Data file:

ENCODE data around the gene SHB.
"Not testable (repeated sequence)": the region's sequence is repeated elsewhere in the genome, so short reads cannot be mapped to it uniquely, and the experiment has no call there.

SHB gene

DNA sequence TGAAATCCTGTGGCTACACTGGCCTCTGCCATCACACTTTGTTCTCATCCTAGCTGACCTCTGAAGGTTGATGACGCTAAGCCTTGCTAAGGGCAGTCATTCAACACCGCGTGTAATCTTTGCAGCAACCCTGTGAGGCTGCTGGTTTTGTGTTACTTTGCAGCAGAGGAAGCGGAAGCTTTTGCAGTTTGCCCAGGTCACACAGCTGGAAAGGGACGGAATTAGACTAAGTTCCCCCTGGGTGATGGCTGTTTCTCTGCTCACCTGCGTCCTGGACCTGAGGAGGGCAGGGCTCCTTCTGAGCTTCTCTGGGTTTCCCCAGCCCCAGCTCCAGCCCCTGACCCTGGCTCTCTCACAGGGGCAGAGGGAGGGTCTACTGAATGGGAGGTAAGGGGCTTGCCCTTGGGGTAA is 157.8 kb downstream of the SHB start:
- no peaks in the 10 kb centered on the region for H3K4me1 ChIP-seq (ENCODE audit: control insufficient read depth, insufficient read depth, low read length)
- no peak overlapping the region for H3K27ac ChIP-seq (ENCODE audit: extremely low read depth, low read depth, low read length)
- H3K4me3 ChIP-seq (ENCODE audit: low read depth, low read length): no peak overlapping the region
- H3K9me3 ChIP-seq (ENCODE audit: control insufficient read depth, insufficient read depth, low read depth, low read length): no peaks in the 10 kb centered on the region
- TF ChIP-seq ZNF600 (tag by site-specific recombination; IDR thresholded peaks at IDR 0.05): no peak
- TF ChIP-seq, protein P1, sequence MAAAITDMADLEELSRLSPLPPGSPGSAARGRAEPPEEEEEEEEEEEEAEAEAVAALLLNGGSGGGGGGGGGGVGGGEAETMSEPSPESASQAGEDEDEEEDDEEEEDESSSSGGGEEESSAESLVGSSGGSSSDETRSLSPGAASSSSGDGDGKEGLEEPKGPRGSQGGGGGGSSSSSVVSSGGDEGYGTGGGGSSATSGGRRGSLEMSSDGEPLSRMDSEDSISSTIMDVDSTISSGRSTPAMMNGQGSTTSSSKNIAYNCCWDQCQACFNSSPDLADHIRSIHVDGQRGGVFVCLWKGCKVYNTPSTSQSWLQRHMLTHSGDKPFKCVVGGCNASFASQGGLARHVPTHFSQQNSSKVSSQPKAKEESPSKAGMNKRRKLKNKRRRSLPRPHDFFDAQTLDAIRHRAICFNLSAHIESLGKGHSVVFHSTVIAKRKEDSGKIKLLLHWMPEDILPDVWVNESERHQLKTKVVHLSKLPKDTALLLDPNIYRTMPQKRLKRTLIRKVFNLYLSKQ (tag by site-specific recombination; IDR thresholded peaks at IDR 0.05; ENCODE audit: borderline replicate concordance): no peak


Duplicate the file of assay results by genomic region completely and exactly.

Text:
ENCODE data around the gene SHB.
"Not testable (repeated sequence)": the region's sequence is repeated elsewhere in the genome, so short reads cannot be mapped to it uniquely, and the experiment has no call there.

SHB gene

DNA sequence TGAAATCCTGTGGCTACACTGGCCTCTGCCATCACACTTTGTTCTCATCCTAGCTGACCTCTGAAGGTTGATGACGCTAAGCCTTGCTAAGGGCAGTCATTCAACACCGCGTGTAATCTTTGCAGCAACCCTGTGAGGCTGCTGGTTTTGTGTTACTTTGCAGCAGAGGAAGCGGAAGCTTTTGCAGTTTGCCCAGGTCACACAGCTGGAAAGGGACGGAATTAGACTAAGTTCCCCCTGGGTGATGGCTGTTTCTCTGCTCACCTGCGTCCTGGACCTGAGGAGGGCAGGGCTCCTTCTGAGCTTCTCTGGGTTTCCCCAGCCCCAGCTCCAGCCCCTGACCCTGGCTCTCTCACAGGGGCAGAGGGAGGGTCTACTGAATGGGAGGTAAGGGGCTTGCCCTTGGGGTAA is 157.8 kb downstream of the SHB start:
- no peaks in the 10 kb centered on the region for H3K4me1 ChIP-seq (ENCODE audit: control insufficient read depth, insufficient read depth, low read length)
- no peak overlapping the region for H3K27ac ChIP-seq (ENCODE audit: extremely low read depth, low read depth, low read length)
- H3K4me3 ChIP-seq (ENCODE audit: low read depth, low read length): no peak overlapping the region
- H3K9me3 ChIP-seq (ENCODE audit: control insufficient read depth, insufficient read depth, low read depth, low read length): no peaks in the 10 kb centered on the region
- TF ChIP-seq ZNF600 (tag by site-specific recombination; IDR thresholded peaks at IDR 0.05): no peak
- TF ChIP-seq, protein P1, sequence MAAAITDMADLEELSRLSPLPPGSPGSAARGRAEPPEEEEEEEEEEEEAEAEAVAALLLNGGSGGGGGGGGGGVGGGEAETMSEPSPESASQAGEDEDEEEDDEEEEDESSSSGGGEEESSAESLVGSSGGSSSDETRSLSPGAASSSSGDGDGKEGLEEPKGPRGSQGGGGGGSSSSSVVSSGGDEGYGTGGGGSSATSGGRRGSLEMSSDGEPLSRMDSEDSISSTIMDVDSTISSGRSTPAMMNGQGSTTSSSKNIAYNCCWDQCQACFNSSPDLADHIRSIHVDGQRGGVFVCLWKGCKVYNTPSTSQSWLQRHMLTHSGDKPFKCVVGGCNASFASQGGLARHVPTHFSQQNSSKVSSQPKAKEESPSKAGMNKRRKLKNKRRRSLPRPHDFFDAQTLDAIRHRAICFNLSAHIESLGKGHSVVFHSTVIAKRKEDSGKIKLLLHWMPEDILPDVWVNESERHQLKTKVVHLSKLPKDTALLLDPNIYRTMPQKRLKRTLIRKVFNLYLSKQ (tag by site-specific recombination; IDR thresholded peaks at IDR 0.05; ENCODE audit: borderline replicate concordance): no peak